India’s government said on Thursday it will pour some £89bn into the country’s railway network as part of a major modernisation intended to unlock economic growth.
The announcement was made two days ahead of the presentation of India’s federal budget, which is expected to allocate more funds for infrastructure enhancements, in line with plans of India’s Prime Minister Narendra Modi.
Unlike previous years, the funding should go towards upgrading decrepit existing lines instead of launching new projects, which have frequently been left uncompleted.
"Over the next five years, the railways have to undergo a transformation," said Railway Minister Suresh Prabhu during the budget presentation, without elaborating on details.
The new railway budget means India will increase investment into the network by about a half to 1 trillion rupees (£5bn-10bn) including funds raised by market borrowing.
India’s railway network, the fourth largest in the world, employs about 1.3 million people, making it the country’s largest single employer and the seventh biggest in the world.
Controlled by state-owned Indian Railways, the network, covering 65,436km of routes and 7,172 stations, is mostly reliant on critically outdated equipment in need of immediate replacement and suffers from frequent accidents, failures and poor hygienic conditions.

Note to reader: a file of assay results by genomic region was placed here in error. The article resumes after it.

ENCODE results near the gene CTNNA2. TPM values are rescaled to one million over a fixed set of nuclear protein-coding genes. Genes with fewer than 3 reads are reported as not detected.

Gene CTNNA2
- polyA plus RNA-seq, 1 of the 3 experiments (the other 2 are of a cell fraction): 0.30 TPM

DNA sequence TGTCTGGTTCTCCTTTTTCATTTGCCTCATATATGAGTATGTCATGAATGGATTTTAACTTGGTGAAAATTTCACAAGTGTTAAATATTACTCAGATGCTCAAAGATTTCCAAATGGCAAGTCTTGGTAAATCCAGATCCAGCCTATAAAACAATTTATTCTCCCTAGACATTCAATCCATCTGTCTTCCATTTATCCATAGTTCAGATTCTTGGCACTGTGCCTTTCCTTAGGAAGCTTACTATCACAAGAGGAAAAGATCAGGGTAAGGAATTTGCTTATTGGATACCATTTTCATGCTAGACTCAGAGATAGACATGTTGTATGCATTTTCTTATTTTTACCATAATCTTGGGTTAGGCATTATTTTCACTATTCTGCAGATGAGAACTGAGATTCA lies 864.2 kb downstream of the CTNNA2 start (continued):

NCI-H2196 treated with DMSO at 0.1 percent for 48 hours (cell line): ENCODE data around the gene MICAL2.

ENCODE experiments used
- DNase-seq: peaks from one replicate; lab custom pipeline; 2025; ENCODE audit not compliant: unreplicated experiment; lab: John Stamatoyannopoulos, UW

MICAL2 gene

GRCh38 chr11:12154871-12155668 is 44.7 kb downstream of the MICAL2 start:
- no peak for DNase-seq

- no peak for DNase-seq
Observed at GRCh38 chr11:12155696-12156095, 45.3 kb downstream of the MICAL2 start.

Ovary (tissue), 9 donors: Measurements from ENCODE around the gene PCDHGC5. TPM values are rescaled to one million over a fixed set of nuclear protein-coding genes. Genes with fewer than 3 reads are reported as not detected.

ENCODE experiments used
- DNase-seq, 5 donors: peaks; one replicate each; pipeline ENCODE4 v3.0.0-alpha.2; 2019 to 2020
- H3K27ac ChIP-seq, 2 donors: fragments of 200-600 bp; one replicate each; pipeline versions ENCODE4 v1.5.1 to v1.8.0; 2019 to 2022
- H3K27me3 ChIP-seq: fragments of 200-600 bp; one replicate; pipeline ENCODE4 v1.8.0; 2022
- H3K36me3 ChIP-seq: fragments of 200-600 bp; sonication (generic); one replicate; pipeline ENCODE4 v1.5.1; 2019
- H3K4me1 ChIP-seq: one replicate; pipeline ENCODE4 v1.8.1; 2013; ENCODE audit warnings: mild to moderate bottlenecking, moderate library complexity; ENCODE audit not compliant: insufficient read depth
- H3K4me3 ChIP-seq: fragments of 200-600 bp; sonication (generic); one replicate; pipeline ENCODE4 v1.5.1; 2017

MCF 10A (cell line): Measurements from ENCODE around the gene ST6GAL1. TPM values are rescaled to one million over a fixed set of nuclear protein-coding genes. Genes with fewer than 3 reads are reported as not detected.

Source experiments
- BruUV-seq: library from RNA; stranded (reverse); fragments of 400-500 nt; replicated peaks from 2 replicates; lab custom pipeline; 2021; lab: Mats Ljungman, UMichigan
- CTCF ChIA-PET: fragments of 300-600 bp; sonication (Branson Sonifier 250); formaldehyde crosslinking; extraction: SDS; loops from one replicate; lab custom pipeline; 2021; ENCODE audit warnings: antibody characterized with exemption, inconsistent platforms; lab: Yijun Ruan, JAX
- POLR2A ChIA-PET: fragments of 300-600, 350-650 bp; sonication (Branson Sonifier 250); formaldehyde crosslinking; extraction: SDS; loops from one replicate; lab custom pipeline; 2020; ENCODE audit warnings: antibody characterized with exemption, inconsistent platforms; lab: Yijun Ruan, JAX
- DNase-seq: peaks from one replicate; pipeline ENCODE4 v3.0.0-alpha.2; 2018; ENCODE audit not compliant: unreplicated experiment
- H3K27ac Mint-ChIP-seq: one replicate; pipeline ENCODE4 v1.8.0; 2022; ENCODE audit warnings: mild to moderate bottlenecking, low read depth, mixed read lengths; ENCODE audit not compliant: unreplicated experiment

Many of the network’s lines are operating at full capacity with maximum speeds of the country’s best trains reaching a rather unimpressive 70km/h.
However, none of the previous governments pushed forward with a needed reorganisation of the company, instead announcing new projects for politically sensitive regions with every new budget but rarely completing them.
Economists therefore welcomed the Thursday decision to break with the populist budget tradition but said they would like to see more explanation of how the investment will be funded.
"I am a little doubtful about the ways the railway minister will finance the huge capital expenditure, as the budget lacks the specific detail,” said Jyotinder Kaur, principal economist at HDFC Bank, New Delhi.
The rail budget - a relic of Indian's British colonial past - said the share of rail revenue available for investments would rise to 11.5 per cent in the fiscal year starting on 1 April, up from 8.2 per cent in the current fiscal year.
Excluding market borrowing, the amount projected for investment in 2015/16 is up by 31 per cent, signalling an increased commitment to infrastructure from federal funds.
State-run Indian Railways has more funds available thanks to a sharp drop in the price of diesel fuel that powers most Indian locomotives.
The finance ministry increased federal funding for the railway to 400 billion rupees from 301 billion rupees budgeted in 2014/15.
Passenger fares are subsidised by freight revenues that are high compared to other countries. Prabhu raised rates further, with a 6.3 per cent hike for coal transport. He said he planned to raise the amount of freight carried to 1.5 billion tonnes a year, from 1 billion tonnes at the moment.